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Cowboy Mouth

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Fred LeBlanc [drums/vocals] Vance Degeneres [guitar/vocals] John Thomas Griffith [guitar/vocals] Regina Zernay [bass]

As Mardi Gras festivities get underway in New Orleans this February and the city proves to the world, and itself, that it is rising up and ready to celebrate the joys of life like never before, the Crescent City�s favorite homegrown rockers Cowboy Mouth will release their long awaited new album, Voodoo Shoppe (Eleven Thirty Records). For these four unrelenting emissaries of New Orleans music and spirit, the timing for the release is, if not symbolic, appropriate now more than ever.

For more than 15 years, the members of Cowboy Mouth have embraced, embodied, preached and shouted at the top of their lungs the joys of their hometown, sharing a slice of Mardi Gras heaven with fans around the world on 11 recordings and at their legendary live shows, which to date have been witnessed by more than 8 million and captured best by Cake magazine when it noted: "...on a bad night they�ll tear the roof off the joint and on a good night they�ll save your soul." And the release of Voodoo Shoppe this February, like this year�s Mardi Gras, will signify a revival of spirits for the band and their fans, as well as a resurrection of sorts, of the free-spirited music that has always been intrinsic to both Cowboy Mouth and their city.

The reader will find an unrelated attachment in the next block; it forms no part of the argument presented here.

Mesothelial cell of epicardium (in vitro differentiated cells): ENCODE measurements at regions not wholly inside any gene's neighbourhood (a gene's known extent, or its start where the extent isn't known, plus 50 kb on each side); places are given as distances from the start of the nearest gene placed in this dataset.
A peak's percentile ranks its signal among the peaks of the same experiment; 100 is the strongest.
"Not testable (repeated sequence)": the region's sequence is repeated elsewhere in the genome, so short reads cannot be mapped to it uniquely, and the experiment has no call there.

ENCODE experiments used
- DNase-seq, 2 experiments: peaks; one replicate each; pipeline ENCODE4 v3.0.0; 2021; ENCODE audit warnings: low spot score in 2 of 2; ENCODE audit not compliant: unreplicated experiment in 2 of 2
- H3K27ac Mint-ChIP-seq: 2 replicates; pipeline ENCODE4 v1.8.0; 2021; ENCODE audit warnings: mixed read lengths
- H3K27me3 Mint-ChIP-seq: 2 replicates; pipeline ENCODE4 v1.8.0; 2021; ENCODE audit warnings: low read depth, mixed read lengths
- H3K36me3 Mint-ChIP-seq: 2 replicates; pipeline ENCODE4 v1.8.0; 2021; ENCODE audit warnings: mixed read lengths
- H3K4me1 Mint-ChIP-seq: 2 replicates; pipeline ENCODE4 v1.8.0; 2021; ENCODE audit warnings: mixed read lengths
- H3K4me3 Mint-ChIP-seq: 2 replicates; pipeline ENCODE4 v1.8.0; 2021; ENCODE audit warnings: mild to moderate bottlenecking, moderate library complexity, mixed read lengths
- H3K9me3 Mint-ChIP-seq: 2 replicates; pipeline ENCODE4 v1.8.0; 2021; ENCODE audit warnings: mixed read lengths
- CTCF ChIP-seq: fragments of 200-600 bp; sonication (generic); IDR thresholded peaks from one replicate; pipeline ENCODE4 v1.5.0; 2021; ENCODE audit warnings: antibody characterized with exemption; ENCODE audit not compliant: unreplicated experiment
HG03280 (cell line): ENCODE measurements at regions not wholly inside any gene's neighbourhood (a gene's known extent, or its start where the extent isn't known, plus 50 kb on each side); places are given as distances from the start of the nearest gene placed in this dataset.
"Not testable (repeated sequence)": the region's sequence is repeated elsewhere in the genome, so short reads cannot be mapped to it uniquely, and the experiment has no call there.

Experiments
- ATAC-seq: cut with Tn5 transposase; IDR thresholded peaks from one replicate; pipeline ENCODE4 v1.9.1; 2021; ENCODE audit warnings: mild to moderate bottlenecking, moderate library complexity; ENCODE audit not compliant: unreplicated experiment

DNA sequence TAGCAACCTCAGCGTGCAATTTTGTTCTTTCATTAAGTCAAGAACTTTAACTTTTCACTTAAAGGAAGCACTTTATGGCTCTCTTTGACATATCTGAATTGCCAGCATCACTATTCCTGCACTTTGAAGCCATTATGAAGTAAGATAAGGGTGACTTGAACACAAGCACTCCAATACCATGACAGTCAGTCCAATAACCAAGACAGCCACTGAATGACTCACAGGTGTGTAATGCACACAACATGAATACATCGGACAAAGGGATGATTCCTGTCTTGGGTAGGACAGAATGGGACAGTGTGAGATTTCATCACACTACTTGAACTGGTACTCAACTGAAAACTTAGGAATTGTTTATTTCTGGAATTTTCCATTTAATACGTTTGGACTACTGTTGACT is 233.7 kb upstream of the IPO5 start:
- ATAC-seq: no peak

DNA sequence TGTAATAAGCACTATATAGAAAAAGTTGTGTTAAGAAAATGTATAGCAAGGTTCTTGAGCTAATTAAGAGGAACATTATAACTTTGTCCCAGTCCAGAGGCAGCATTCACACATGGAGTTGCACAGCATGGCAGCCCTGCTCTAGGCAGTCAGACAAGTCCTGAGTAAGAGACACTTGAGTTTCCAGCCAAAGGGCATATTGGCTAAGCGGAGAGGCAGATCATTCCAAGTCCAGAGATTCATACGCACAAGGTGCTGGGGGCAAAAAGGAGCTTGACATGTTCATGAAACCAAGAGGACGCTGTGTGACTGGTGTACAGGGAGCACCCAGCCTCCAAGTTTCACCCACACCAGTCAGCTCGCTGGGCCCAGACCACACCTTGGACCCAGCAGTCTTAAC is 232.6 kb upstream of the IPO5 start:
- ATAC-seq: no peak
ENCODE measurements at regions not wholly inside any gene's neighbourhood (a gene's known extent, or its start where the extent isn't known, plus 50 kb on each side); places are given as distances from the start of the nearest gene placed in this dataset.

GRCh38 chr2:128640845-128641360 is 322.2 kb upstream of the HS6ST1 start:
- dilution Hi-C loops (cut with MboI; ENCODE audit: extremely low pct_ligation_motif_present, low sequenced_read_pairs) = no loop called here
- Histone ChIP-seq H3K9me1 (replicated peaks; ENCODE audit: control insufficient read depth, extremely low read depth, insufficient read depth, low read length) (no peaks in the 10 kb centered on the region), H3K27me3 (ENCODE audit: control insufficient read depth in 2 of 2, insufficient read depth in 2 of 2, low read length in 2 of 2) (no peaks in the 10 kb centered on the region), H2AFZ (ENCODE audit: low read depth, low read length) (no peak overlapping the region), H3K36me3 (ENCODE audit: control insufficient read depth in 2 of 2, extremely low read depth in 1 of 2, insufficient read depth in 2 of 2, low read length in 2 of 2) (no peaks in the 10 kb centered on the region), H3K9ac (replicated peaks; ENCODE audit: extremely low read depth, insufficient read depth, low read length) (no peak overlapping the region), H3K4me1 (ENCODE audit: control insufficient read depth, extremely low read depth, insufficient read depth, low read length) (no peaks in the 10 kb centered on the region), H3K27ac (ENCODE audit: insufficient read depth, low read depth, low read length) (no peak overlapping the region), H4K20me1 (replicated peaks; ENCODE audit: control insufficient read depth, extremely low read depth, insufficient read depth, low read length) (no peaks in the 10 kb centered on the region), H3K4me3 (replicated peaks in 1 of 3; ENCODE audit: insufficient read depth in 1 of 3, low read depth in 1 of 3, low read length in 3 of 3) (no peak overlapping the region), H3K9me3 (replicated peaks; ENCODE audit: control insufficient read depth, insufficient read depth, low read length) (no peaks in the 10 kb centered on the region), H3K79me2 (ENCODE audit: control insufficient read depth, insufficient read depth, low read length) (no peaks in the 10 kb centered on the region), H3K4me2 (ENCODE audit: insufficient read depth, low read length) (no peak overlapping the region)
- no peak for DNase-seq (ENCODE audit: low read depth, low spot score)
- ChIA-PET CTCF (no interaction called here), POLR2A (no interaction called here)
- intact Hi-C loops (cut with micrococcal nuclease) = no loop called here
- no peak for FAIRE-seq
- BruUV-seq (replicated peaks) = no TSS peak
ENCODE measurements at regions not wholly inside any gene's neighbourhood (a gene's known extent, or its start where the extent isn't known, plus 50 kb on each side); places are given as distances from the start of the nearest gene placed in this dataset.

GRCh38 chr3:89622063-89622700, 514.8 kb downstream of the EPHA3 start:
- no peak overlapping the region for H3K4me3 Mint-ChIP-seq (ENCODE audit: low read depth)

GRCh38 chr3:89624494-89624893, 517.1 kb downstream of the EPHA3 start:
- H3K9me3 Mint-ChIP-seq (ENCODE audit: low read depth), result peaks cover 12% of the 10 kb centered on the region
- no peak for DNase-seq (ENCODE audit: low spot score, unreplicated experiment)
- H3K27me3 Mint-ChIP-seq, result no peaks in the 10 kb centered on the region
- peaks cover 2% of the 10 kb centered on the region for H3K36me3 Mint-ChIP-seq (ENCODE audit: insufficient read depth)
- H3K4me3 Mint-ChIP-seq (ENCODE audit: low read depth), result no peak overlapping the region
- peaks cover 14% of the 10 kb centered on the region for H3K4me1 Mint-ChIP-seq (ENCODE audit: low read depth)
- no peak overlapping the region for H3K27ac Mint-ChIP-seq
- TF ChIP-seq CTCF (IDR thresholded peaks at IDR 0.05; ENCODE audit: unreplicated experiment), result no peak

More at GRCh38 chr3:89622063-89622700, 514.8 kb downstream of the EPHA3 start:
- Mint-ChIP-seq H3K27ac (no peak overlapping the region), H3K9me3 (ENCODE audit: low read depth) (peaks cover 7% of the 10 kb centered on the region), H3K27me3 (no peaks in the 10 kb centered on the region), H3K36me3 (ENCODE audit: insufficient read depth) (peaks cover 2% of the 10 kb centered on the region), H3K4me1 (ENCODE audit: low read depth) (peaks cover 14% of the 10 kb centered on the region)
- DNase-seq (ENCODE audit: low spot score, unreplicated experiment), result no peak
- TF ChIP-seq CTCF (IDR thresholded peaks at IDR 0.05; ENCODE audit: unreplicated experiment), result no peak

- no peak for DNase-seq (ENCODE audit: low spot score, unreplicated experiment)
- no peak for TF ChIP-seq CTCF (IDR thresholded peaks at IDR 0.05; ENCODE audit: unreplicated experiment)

Recorded first in New Orleans and then completed in Atlanta as Katrina devastated the Gulf Coast, as well as band members� homes, Voodoo Shoppe is without a doubt Cowboy Mouth�s most dynamic, hard-hitting and emotionally charged album to date. The lead-off track, �Joe Strummer,� is destined to rank among fans� all-time favorites, hitting fast and hard with a fist-in-the-air punk flare and blistering dual guitar attack from John Thomas Griffith and Vance Degeneres while the powerhouse vocals of Fred LeBlanc tell of a girlfriend who simply �had to go �cause she didn�t know who Joe Strummer was.� Meanwhile, the title track, �Voodoo Shoppe,� with its soul shuffling rhythms reminiscent of a parading band on a French Quarter avenue, is proof that Cowboy Mouth, as Peter Holsapple (dB�s, The Continental Drifters) once said, �never could be from anywhere else.�

While the majority of the songs were written prior to Katrina, songs such as the poignantly solemn �The Avenue� and the hauntingly soulful �Home� were written immediately in the wake of the storm that tore through band members� homes and hearts and possess all the raw emotion, both in lyrics and music, one would expect as the band contemplated lives lost and displaced and familiar streets and places that were all but washed away.

But just as Cowboy Mouth has always done when faced with adversity, they shine light on better days sure to come, with �The Avenue� optimistically and defiantly declaring that �the parades will ride again� and �Home� making it known that they will all go back to �where the good times roll.� And fittingly, the latter is followed by �Glad,� a mercilessly upbeat pop number that puts to song what has become a Cowboy Mouth mantra: �Get your head out of your hands / Scream and shout like you were five / Are you glad to be alive?�

And indeed, Cowboy Mouth�s Fred LeBlanc, Vance Degeneres, John Thomas Griffith and Regina Zernay are, as they've always said, glad to be alive, and glad to be in a band they call Cowboy Mouth�perhaps now more than ever. Because despite enduring what was no doubt the band�s most trying year�and that�s saying a lot for a group that�s been going at it for more than a decade and a half now�the four have not only managed to survive, but they have thrived, and have never been prouder of the music they're making than they are now with their new album "Voodoo Shoppe."

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